It won't make the Principal's List, but the superintendent's report on student achievement for School District 57 is certainly worthy of a gold star or two.
Gains continue to be made in the number of SD 57 students who graduate high school within six years of entering Grade 8, a greater percentage of students advanced to the next grade level, and more aboriginal students are finishing Grade 12 with enough credits to graduate than the provincial average.
But there's still work to be done in elementary schools for students in Grades 4 and 7 to catch up to the provincial averages in writing and numeracy, while the achievement gap between aboriginal students and the rest of students in area schools continues to raise the concerns of local educators.
"I think largely the report was positive, there were positive directions even in the areas we were concerned about," said SD 57 superintendent Brian Pepper. "Despite the growing complexities in classrooms across the district, our district has been able to address learning so our results continue to improve."
Since 2008, the district has made steady gains in the six-year completion rate, from 70 per cent of all students in 2007-08 to 76 per cent in 2011-12 -- a five per cent increase over the previous school year but still five percentage points below the provincial average. Seventy-eight per cent of female students and 74 per cent of males completed high school within six years.
More students are getting the message about the importance of completing school to become qualified in competitive job markets and Pepper said schools are getting better at engaging students in their own educations by offering interesting course material.
More aboriginal students, who made up 24.9 per cent of the total student population, are staying in school. The aboriginal high school completion rate jumped from 44 per cent in 2010-11 to 55 per cent last year, but that rate remains about 20 per cent lower than it was for all students.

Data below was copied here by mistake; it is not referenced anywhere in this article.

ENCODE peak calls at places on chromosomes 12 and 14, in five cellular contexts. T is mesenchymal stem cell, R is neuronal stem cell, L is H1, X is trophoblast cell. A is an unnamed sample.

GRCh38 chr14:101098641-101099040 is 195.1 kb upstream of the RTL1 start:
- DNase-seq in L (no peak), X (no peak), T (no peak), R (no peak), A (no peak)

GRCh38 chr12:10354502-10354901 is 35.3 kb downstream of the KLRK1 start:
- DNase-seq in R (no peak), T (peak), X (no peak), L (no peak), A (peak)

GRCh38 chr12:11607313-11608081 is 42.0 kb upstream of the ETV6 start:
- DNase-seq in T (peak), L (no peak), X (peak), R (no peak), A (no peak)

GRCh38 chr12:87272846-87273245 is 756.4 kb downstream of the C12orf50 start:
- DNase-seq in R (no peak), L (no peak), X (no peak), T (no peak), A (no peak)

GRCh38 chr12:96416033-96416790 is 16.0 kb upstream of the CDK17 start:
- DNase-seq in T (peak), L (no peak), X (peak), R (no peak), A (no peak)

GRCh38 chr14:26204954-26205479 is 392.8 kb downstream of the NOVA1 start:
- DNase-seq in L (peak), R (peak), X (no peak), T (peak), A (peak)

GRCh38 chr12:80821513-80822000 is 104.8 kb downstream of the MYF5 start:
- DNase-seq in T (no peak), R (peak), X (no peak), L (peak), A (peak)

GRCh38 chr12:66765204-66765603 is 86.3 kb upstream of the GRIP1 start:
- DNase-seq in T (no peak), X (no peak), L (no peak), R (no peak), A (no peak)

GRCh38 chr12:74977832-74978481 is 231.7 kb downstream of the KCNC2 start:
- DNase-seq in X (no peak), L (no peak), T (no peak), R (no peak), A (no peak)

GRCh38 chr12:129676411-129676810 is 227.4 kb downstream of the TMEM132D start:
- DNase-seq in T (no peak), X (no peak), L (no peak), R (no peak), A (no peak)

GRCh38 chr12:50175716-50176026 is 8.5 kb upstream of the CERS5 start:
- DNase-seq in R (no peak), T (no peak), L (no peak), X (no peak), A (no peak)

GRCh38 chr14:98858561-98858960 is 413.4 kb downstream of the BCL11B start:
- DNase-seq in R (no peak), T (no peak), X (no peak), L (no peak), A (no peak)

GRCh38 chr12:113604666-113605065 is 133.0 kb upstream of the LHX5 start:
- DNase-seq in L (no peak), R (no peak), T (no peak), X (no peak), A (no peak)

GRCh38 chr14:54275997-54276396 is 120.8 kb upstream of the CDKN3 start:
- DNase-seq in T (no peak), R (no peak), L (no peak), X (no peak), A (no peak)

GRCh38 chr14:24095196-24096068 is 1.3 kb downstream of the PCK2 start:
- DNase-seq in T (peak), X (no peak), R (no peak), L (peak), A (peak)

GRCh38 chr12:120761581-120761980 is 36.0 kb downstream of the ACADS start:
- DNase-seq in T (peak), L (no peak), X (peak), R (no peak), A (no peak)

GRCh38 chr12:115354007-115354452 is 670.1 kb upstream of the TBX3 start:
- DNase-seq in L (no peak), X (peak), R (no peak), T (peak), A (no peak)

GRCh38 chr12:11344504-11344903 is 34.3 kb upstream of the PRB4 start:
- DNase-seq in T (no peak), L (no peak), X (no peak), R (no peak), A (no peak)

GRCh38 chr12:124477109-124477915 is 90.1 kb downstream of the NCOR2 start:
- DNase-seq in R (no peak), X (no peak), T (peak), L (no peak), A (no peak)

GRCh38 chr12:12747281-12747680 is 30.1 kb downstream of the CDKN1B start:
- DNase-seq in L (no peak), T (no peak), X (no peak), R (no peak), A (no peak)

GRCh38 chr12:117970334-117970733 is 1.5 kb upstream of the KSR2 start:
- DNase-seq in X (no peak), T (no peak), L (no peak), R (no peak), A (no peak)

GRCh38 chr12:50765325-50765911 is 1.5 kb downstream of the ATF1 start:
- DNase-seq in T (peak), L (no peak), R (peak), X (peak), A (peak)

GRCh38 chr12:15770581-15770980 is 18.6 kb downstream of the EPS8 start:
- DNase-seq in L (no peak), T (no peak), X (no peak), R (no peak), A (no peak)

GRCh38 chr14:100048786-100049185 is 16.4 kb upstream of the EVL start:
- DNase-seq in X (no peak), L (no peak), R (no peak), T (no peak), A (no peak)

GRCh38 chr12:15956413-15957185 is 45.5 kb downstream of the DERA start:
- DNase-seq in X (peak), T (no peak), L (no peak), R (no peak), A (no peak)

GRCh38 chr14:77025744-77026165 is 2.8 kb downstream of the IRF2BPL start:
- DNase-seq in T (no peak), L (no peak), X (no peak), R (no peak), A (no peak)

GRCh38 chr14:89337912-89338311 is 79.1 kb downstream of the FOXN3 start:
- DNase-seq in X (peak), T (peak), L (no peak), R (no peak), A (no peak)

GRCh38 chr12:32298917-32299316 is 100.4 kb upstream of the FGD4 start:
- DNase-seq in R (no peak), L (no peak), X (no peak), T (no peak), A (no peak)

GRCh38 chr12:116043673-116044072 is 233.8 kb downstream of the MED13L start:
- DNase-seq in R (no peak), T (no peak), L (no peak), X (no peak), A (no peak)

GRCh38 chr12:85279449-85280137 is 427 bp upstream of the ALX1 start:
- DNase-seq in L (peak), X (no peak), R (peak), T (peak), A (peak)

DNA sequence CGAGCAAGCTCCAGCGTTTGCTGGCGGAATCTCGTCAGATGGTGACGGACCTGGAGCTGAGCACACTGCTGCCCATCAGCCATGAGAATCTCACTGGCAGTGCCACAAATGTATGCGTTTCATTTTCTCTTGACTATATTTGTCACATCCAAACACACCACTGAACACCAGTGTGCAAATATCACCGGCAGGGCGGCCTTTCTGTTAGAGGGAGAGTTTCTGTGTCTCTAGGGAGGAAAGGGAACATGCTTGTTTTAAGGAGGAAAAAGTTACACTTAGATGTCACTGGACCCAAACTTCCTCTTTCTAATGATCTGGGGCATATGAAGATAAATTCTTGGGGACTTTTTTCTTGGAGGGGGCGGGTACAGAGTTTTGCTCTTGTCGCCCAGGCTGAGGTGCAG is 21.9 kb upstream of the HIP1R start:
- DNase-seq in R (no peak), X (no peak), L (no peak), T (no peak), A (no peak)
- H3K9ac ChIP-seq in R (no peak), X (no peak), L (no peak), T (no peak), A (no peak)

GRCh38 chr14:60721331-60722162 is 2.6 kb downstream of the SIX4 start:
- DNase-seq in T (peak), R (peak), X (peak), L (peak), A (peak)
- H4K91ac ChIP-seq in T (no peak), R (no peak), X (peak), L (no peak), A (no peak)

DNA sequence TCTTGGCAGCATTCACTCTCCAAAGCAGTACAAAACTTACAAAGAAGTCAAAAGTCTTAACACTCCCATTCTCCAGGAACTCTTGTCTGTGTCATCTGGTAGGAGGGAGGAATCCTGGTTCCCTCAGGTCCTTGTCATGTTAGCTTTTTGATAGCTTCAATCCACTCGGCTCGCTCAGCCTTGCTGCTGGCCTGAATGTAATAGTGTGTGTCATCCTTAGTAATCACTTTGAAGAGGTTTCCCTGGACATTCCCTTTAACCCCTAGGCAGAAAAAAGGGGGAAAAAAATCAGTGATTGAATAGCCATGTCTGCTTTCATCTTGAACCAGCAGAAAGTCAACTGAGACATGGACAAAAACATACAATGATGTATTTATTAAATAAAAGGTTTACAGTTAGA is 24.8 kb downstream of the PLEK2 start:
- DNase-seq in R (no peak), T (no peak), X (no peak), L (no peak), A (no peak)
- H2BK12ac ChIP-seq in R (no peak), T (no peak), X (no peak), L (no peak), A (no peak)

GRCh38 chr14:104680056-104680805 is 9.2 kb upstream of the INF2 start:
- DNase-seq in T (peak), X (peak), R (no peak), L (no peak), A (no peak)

The district's grade-to-grade transition rate was above the provincial average from Grades 6-10, but only 81 per cent of SD 57 students advanced from Grade 11 to 12, five per cent lower than the B.C. average.
The rate of Grade 12 students who enrolled in sufficient courses to graduate that year continued to improve. Ninety-six per cent of all SD 57 Grade 12 students graduated, compared to the B.C. average of 94 per cent. The rate of aboriginal students was 97 per cent in SD 57, as compared to the 88 per cent provincial average.
"I am optimistic that continued improvement in each grade level will lead to improved graduation and six-year completion rats in the near future," said Pepper. "We were below the provincial grad rate by about 10 percentage points about five years ago and we're climbing and we're nearing that."
Schools use the Early Development Instrumental (EDI) to measure the vulnerability of kindergarten-aged students, based on potential barriers to achievement related to physical, social, emotional health, language and cognitive development, and communication. When the test was first administered, 27 per cent of students were considered more vulnerable in one or more areas. By 2011-12, the number climbed to 32 per cent. But that increased cause for concern was not reflected in the achievement of SD 57 students. Pepper said the district recognizes vulnerable classroom situations by providing teachers with smaller class sizes and allocating extra resources and support staff.
Foundations skills assessment tests in 2011-12 revealed SD 57 Grade 7 students exceeded the provincial average of 64 per cent in reading by three per cent, but fell two per cent short of the B.C. average of 70 per cent in Grade 4. In writing and numeracy, the district was a few points below provincial averages and will remain an area of focus for the district.
Pepper said the district will continue to support its mathematics enhancement project and through its learning team grants will support literacy, numeracy, aboriginal education, technology and assessment programs to give teachers more chances to collaborate and make program improvements.